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Pakistan Agrees Afghan Taliban Releases In Islamabad Talks
Source: http://www.bbc.co.uk/news/world-asia-20322042
Source Date: Wednesday, November 14, 2012
Focus: Knowledge Management in Government
Country: Pakistan
Created: Nov 14, 2012

Pakistan has agreed to free several jailed Afghan Taliban officials during talks in Islamabad with Afghan peace negotiators, officials say.

Afghan sources told the BBC the former Taliban justice minister Mullah Turabi and two intelligence officials are among the group to be freed.

One Afghan official described the move as a positive gesture towards peace.

Pakistan says it backs Afghan peace efforts and releasing the prisoners is a tangible step to prove it.

The BBC's Orla Guerin in Islamabad says that, crucially, it appears that the Taliban number two, Mullah Abdul Ghani Baradar is not among those being released - at least for now.

Afghan officials describe him as someone who may still command enough respect to persuade the Taliban to pursue peace after more than 10 years of fighting US-led Nato and Afghan forces.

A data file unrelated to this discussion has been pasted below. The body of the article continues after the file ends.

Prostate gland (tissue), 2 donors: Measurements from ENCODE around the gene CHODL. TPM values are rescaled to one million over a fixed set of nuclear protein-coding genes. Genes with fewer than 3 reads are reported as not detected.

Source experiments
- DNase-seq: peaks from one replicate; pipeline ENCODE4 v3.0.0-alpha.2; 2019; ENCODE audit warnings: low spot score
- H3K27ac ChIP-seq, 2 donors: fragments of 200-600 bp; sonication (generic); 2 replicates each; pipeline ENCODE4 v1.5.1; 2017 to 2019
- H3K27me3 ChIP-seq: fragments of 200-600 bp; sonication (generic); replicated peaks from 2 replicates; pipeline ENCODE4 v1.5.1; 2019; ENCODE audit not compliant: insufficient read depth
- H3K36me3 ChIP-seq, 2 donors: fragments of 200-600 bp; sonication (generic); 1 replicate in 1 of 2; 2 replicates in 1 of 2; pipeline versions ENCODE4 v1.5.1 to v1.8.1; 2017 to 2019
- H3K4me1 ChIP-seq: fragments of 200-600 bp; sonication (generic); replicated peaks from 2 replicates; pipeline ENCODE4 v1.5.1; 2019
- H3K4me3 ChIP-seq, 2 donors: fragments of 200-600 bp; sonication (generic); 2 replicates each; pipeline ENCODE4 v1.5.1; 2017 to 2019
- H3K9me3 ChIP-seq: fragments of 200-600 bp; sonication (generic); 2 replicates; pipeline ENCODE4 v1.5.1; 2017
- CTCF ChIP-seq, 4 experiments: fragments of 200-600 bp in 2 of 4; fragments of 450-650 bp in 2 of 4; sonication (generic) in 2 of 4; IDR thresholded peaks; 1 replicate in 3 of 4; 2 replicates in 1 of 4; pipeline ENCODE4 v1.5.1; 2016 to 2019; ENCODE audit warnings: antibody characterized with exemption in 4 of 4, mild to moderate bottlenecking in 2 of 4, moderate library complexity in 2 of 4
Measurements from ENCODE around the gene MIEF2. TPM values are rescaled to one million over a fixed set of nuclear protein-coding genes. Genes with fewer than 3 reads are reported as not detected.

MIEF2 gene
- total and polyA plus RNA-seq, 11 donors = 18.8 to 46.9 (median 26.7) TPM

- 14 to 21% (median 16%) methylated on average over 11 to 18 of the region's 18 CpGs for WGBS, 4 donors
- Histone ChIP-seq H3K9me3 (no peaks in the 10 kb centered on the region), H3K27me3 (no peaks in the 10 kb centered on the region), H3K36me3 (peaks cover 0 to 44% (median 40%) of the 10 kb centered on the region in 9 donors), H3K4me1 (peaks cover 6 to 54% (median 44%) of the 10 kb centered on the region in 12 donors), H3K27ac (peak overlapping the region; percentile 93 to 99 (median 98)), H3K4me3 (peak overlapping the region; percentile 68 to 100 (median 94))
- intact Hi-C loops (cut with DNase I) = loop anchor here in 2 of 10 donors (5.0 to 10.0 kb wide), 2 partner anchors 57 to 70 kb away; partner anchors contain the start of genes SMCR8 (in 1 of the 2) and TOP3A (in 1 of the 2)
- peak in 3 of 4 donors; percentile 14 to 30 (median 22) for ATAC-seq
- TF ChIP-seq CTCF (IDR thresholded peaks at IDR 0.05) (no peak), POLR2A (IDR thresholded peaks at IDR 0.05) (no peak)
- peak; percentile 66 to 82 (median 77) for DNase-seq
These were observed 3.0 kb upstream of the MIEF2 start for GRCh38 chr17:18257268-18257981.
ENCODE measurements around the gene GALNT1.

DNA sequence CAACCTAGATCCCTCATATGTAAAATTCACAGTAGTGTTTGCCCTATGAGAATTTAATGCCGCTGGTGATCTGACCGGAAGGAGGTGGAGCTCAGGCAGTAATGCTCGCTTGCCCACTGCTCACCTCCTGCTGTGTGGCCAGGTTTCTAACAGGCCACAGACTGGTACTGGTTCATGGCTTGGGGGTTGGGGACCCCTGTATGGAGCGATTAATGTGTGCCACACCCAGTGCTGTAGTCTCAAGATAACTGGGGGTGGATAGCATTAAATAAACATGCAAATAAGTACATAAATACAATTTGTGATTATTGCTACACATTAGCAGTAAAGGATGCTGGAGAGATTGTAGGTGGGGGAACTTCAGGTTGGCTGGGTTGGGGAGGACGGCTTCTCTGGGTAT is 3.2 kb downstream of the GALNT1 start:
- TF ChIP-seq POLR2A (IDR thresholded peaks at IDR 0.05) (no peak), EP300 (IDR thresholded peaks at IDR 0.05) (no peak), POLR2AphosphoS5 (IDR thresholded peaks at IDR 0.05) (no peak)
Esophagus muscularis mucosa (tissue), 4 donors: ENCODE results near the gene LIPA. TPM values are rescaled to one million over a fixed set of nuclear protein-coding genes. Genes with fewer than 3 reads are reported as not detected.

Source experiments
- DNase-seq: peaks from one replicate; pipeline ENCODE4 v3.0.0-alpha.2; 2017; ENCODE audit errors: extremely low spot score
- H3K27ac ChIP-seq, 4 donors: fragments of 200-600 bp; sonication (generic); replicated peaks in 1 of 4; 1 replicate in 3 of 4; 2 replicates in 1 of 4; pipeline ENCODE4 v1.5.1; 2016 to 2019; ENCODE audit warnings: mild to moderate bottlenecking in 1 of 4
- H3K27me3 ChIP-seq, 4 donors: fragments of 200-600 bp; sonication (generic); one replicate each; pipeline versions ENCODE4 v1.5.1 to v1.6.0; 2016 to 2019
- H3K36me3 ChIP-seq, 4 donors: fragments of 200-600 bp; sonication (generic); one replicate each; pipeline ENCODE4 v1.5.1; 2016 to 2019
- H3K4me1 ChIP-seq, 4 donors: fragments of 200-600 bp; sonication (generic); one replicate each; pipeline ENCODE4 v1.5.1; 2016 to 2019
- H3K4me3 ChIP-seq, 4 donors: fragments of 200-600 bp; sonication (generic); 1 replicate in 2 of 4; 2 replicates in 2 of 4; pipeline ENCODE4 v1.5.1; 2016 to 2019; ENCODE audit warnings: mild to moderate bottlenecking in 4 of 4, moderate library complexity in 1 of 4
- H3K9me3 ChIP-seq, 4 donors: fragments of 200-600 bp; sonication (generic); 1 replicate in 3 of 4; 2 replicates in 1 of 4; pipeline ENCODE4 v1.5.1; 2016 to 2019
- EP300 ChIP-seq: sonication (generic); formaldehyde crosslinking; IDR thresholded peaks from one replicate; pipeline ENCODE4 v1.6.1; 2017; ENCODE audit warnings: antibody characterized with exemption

'Positive gesture'
Analysts say the releases are significant and the hope now is that when the Taliban officials return home, they can influence others to enter talks.

Afghan officials have long lobbied for the release of Taliban prisoners by Pakistan in the hope that direct contacts with top insurgent commanders could boost peace talks.

"We aren't too certain whether they can play an important role in peace negotiations but it is a positive gesture from Pakistan in helping peace efforts," an Afghan official told the Reuters news agency.

Officials say that it is not clear when the releases will occur and the details are still being worked out.

A political settlement between the Afghan government and the Taliban is widely seen by analysts as the most effective way of delivering stability to Afghanistan before most Nato troops withdraw at the end of 2014.

Correspondents say that Wednesday's announcement is a major achievement for Afghanistan's High Peace Council, which is in Islamabad to campaign for Taliban releases and has been struggling to reduce mistrust between the Taliban and the government in Kabul.

Both Afghan and American officials have often accused Pakistan of backing insurgent groups - including the Haqqani network - as its proxies in Afghanistan to counter the influence of its rival India.

But Pakistan has rejected those claims.
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